How to Serve a Tribal Nation with Reno Franklin
"The policies that you make should reflect your love for the community... If you can't do that, then you need to take a step back and go talk to your elders again." -Reno Franklin
SERIES: Role of the Tribal Leader
Did you know? - The first inhabitants of coastal Sonoma County were the Kashia/Kashaya Band of Pomo Indians!
In this episode, Jennifer sits with Reno Franklin, Chairman Emeritus of the Kashia Band of Pomo Indians. He is also a longtime Board Member of Rebuild NorthBay. Reno will take you back in time to see what's here and what's coming in terms of disasters. He also shares priceless wisdom and values critical in serving others during a crisis. Being a trusted resource, Reno also talks about how to help tribal communities be more resilient, advocate for equity, make community-centered policies, and democratize information. There is a reason why tribal knowledge and practices worked effectively to avoid wildfires. As the saying goes, Think Like an Indian! Tune in as Reno shares what that means for us who are living in the present and the future generation.
- 05:58: Invasive Species and Their Part in the Rise of Wildfires
- 11:01: The Kashia Pomo Tribe
- 15:50: How to React to Fire
- 22:05: Be a Trusted Resource
- 26:58: Air Quality and Equity
- 31:17: Tools For Achieving Equity
- 36:57: Democratize Information
- 39:39: Think Like an Indian
- 41:36: Acknowledge Your Worker Bees
- How to Lead: Public Sector (Local) with James Gore
- How to Face Disaster on an Island (Hurricane Maria) with Kelly Thompson and Martin Bras
15:30: "You don't serve every community the same. Everyone deserves equal access to resources and ensuring that they get those resources and how they are delivered has to be cultural." -Jennifer Thompson
22:25: "The traditional aspect of it is who we are. It was never something we thought about, but it was something that needed to happen." -Reno Franklin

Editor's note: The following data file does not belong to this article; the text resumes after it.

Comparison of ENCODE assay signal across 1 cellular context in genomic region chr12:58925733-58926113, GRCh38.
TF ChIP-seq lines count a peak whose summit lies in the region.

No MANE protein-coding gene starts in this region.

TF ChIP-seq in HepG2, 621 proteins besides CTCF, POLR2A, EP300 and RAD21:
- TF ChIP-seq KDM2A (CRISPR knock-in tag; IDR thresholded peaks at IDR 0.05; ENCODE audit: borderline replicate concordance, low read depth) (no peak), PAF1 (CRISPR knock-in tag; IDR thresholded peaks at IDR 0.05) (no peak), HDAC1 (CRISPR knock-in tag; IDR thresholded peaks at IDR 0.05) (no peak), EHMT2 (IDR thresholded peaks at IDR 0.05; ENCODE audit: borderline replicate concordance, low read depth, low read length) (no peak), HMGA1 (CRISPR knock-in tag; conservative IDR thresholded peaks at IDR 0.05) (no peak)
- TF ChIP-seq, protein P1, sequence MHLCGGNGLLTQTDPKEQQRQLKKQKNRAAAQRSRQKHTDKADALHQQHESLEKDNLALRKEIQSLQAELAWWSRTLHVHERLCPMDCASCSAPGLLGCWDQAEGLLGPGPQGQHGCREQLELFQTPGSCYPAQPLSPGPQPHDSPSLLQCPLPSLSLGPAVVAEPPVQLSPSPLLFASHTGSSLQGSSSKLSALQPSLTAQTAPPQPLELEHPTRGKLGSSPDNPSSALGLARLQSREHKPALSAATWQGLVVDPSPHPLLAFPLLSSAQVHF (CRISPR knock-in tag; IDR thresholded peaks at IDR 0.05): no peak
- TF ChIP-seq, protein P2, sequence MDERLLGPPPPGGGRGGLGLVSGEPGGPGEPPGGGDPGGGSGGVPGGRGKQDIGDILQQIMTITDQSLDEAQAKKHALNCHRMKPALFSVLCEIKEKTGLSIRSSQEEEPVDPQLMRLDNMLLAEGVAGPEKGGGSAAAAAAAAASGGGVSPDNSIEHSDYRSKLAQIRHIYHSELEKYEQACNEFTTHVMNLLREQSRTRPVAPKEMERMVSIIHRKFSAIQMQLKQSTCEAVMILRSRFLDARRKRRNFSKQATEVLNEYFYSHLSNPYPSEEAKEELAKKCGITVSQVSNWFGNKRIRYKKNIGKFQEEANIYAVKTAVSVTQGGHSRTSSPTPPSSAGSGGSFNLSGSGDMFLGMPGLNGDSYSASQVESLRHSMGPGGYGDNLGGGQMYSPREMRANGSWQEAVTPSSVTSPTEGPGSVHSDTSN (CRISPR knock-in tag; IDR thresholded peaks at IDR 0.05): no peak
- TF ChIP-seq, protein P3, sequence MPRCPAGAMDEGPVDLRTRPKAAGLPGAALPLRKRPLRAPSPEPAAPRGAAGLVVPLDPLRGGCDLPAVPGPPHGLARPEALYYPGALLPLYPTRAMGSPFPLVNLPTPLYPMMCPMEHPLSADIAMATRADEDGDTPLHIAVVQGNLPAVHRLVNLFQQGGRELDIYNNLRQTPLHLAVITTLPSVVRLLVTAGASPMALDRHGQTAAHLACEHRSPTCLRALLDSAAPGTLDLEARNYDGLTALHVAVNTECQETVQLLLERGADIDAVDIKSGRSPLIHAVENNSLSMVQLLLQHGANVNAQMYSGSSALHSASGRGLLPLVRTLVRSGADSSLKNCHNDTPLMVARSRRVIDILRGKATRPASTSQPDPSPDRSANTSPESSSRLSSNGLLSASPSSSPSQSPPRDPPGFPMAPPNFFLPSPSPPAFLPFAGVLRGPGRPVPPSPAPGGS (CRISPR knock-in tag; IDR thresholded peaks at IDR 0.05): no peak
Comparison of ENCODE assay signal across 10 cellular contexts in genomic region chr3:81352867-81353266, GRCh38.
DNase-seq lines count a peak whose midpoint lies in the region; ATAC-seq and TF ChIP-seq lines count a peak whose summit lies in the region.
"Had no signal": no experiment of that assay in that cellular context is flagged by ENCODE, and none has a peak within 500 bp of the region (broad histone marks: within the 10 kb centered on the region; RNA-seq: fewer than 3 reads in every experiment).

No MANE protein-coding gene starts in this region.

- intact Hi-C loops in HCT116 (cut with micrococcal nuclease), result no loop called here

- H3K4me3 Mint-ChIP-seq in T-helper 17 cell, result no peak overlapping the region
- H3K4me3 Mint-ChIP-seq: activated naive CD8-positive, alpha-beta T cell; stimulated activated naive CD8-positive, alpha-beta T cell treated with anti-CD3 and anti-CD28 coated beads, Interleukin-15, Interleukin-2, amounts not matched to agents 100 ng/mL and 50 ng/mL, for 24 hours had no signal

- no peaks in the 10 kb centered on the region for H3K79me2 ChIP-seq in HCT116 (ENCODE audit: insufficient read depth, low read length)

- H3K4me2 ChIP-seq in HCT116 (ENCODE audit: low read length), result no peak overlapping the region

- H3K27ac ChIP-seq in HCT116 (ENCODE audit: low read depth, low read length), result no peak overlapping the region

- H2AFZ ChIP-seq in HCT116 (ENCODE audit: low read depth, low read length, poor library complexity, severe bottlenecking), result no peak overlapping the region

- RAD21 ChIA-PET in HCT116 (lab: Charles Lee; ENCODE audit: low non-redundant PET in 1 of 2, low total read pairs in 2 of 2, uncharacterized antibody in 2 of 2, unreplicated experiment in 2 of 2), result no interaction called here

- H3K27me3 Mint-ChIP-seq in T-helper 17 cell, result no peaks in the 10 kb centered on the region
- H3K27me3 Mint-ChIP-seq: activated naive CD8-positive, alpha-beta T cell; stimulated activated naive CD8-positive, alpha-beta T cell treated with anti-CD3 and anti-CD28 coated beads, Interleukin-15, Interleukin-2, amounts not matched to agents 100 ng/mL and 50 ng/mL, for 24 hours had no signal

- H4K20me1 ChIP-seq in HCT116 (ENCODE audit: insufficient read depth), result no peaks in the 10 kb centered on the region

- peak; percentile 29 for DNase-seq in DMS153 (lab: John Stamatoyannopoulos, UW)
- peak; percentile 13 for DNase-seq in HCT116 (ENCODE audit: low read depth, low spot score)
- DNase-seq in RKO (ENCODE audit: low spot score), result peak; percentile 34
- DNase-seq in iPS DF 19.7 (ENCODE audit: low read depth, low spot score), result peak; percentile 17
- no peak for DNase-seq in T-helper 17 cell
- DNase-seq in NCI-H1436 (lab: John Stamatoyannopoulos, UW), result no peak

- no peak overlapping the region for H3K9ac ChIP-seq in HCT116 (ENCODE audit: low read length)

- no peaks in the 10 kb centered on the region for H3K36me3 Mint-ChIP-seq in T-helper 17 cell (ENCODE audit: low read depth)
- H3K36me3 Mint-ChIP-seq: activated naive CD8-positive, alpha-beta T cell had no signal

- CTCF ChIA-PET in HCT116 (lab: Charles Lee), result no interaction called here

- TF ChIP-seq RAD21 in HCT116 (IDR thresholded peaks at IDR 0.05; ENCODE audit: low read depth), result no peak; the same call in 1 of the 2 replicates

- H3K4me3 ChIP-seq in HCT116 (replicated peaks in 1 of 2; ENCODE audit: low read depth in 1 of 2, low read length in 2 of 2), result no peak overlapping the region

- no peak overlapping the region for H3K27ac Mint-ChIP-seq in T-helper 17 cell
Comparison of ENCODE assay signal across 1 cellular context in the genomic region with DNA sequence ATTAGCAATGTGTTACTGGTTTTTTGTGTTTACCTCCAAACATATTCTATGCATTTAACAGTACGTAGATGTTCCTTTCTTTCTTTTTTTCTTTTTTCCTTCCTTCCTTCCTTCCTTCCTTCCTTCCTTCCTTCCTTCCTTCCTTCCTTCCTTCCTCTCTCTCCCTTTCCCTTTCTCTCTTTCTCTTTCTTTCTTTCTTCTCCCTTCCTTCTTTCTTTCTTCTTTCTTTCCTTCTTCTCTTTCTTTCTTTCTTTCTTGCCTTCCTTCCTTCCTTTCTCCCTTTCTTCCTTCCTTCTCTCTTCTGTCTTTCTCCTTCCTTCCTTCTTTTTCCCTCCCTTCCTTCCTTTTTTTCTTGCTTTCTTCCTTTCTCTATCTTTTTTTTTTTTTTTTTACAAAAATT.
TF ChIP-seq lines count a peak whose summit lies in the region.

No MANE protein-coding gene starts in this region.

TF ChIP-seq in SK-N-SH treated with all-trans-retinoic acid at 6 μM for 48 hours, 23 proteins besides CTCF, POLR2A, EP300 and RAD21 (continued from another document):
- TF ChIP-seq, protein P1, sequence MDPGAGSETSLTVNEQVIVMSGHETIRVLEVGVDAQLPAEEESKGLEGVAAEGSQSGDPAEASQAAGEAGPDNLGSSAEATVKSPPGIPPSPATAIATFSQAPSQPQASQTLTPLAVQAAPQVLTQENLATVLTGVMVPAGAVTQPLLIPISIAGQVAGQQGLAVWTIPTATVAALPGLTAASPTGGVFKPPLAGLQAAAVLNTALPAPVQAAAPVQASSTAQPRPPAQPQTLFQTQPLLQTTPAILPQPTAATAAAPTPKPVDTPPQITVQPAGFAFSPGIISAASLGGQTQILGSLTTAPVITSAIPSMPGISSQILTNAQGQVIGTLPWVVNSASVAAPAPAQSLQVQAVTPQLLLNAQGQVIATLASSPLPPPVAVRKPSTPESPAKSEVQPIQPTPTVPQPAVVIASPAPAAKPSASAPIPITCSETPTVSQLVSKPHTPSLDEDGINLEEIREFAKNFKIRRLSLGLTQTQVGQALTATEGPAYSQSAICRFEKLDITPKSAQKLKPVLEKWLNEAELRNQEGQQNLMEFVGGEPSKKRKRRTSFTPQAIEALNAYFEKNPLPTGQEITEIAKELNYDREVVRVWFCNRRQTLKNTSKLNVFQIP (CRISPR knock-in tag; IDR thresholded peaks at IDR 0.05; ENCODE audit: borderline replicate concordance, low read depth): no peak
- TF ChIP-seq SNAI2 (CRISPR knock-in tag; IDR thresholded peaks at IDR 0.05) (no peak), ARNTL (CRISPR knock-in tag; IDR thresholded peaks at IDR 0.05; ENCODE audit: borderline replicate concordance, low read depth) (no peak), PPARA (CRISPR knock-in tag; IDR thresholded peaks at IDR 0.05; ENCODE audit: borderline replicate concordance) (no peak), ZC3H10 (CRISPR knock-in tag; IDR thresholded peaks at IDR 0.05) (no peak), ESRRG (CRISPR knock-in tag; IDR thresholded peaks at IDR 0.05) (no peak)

29:44: "Equity is the ultimate solution that environmental justice contributes to." -Reno Franklin
30:46: "There's no equity unless it's recognized." -Jennifer Thompson
31:17: "There's a number of tools for achieving equity. Sustainability is one, and environmental justice is one. But the most critical one, but one that gets overlooked frequently is resiliency in rural communities." -Reno Franklin
32:25: "Seize resiliency where resiliency is not given. To build true equity, we have to look for opportunities to do that." -Reno Franklin
35:45: "We can start to build on what we have but we need more jump-off points to where we can continue to do that." -Reno Franklin
38:14: "If we can't build upon the lessons of 2017 and start to share those collectively with each other, we're doomed to have it repeated again." -Reno Franklin
40:37: "Don't find somebody who agrees with everything you say because that's not right. Find like-minded people who have a strategy that's similar, but most importantly, have goals that are the same." -Reno Franklin
41:08: "At some point, you're going to get tested, and your relationship is going to get tested. If you have not built on a solid foundation, you're going to find out the hard way that all that stuff you thought was cool is crap. And you don't want to find that out during an emergency." -Reno Franklin
42:42: "The policies that you make should reflect your love for the community... If you can't do that, then you need to take a step back and go talk to your elders again." -Reno Franklin